BY EMILY MIBACH
Daily Post Staff Writer
A labor boycott almost spoiled the plans of elected officials in San Mateo County to spend a weekend at a Monterey hotel and golf course.
Every spring, city and county government officials travel to the Hyatt Regency Monterey Hotel and Spa on the Del Monte Golf Course for the Progress Seminar, a series of seminars and dinners. Some officials pay their way but the local governments pay for others. The event has drawn about 300 elected officials and government employees in previous years.
But this year, the Hyatt Regency Monterey was put on the boycott list of the Monterey/Santa Cruz Counties Building and Construction Trades Council. The hotel got into trouble with labor by approaching nonunion contractors to see if they could do work at the hotel for less than the unionized workers.
The boycott created a dilemma for officials who get help from unions to get elected. Attending the conference would be essentially like crossing a picket line, something unions strongly oppose.
But last night (Monday, March 25) at 8:53, the Redwood City and San Mateo County Chamber of Commerce sent out an email saying they had received a reprieve from the building and trades union in Monterey. The union agreed to lift the boycott for the conference, which will run from Friday, April 5, to Sunday, April 7.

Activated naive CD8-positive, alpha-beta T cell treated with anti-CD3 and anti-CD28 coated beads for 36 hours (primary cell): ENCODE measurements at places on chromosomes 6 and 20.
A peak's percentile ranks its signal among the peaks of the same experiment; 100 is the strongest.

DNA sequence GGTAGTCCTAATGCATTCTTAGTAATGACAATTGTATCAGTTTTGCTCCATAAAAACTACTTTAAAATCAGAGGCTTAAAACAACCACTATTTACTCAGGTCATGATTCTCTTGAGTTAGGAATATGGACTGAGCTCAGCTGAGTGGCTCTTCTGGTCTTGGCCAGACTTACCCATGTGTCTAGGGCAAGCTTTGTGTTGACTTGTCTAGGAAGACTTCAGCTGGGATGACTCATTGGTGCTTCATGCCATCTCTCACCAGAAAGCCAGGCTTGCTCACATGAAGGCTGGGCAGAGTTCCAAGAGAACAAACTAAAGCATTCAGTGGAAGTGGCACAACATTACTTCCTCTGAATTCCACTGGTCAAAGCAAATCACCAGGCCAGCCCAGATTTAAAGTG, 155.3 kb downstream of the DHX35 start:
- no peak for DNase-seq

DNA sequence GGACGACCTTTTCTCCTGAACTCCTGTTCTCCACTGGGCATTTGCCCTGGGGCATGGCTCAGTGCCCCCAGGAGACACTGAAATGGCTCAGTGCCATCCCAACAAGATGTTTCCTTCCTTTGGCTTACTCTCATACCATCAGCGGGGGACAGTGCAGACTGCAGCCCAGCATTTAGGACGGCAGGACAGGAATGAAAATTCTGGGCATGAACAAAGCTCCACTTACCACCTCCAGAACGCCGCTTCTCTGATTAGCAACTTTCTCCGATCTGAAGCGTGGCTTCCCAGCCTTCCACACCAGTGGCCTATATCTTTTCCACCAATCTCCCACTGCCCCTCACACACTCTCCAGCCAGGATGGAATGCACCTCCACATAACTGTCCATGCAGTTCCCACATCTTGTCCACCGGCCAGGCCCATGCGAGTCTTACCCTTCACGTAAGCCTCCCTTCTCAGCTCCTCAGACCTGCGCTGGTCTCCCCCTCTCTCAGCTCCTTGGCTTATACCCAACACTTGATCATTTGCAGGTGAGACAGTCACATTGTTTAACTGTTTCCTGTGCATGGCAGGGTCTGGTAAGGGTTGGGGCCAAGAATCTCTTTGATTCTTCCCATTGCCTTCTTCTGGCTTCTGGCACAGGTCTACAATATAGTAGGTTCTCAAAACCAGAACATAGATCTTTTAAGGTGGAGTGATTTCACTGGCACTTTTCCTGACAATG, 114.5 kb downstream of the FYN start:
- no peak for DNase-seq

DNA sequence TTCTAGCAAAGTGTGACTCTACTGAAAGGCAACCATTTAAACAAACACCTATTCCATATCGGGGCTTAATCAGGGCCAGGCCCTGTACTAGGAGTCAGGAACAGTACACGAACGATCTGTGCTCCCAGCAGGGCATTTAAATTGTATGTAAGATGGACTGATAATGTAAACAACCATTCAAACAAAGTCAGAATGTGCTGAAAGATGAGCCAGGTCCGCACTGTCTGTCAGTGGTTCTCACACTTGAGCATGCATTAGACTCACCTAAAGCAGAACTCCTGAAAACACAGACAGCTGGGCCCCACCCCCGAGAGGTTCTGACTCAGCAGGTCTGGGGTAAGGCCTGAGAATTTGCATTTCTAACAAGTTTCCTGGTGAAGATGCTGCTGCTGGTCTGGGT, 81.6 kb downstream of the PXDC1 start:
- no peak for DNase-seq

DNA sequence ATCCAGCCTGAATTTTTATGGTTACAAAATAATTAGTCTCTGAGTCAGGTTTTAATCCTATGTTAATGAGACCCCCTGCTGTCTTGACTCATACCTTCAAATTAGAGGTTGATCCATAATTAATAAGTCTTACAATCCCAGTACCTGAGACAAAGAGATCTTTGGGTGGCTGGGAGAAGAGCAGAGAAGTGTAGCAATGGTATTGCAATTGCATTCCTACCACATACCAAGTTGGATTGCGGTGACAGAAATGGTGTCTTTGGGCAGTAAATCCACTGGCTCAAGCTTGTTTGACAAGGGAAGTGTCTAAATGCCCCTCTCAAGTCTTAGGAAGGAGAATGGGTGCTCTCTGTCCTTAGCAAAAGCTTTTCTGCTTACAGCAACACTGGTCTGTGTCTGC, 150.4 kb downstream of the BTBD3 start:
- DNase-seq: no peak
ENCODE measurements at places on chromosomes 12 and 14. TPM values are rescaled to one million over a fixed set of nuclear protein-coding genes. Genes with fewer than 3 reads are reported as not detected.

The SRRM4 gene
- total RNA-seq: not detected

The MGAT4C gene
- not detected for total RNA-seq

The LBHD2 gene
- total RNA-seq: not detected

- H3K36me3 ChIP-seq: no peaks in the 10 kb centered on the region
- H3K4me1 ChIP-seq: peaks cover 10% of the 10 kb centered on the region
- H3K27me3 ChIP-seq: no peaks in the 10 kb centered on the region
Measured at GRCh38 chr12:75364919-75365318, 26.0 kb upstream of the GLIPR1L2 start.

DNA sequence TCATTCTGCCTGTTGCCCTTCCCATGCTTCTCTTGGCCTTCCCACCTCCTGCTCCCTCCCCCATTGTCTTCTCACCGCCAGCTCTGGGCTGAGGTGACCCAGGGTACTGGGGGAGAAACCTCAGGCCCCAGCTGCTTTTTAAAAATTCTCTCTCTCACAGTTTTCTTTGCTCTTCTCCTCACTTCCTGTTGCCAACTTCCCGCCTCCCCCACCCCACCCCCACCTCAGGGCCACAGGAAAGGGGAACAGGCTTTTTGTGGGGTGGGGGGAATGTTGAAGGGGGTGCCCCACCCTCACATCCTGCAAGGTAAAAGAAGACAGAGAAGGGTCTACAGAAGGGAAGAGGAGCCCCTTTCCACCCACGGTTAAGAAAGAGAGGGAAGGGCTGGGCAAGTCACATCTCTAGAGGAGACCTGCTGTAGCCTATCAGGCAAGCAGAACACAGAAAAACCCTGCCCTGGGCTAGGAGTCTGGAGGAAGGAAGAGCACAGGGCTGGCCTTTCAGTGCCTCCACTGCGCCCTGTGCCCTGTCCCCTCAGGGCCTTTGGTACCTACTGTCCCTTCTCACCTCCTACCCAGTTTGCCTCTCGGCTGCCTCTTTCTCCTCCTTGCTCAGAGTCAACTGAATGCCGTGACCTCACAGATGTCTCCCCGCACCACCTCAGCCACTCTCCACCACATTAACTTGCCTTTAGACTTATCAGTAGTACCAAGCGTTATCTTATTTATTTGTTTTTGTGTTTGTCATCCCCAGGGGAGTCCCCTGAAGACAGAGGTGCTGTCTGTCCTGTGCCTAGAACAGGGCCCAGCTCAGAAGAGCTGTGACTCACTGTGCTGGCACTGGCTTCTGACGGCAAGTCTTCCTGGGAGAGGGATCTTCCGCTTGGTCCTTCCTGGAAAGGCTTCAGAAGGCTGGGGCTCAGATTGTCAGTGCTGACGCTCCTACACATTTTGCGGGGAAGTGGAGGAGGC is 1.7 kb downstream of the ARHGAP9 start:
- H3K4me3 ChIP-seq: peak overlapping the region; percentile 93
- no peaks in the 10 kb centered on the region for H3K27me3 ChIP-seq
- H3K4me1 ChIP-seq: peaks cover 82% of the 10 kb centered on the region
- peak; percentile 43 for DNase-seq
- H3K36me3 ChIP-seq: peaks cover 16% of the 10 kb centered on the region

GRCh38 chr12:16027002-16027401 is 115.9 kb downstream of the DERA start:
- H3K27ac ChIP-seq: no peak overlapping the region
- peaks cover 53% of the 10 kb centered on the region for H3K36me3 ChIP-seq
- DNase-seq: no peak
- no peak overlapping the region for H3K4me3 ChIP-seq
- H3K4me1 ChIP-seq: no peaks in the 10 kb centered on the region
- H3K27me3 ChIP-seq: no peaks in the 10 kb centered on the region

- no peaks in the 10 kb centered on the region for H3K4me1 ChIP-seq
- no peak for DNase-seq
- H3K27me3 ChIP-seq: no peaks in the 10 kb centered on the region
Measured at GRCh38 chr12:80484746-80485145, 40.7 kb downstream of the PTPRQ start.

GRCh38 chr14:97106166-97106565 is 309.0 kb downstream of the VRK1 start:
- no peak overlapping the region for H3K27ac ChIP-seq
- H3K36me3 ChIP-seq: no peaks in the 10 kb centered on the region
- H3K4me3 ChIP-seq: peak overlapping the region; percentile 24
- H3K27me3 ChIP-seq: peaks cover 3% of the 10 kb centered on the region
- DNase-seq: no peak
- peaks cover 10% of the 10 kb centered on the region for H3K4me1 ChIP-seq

The chamber refused to answer questions yesterday about how many people canceled their tickets and how many were still going to attend.
Like a picket line
San Mateo City Councilman Rick Bonilla, who is a retired union worker, said yesterday, while the boycott was still on, that he would not be attending the conference, making the point that going to a boycotted establishment is crossing a picket line.
“I wish this hotel was more thoughtful,” Bonilla said. “They kind of blew it. It’s really an informative and enjoyable weekend, so I’ll miss it this year, but I won’t be attending.”
Burlingame councilman Michael Brownrigg is not attending the conference either. Brownrigg made other plans for that weekend because he wasn’t sure earlier in the day if the seminar would be postponed until the labor dispute was figured out.
Similar situation years ago
Bonilla pointed out that some 29 years ago, the county decided to move the seminar from a Doubletree Hotel in Monterey to the Hyatt. The conference was moved because the Doubletree’s employees were not protected by a collective bargaining agreement, according to Buckmaster.
The Hyatt offers a golf course, two restaurants, full-service spa, tennis and an outdoor spa.
The conference registration is $725. Two nights at the hotel at the conference rate is $662.20.
The chamber’s CEO, Amy Buckmaster, did not return calls from the Post, which was seeking an interview. She communicated through an email.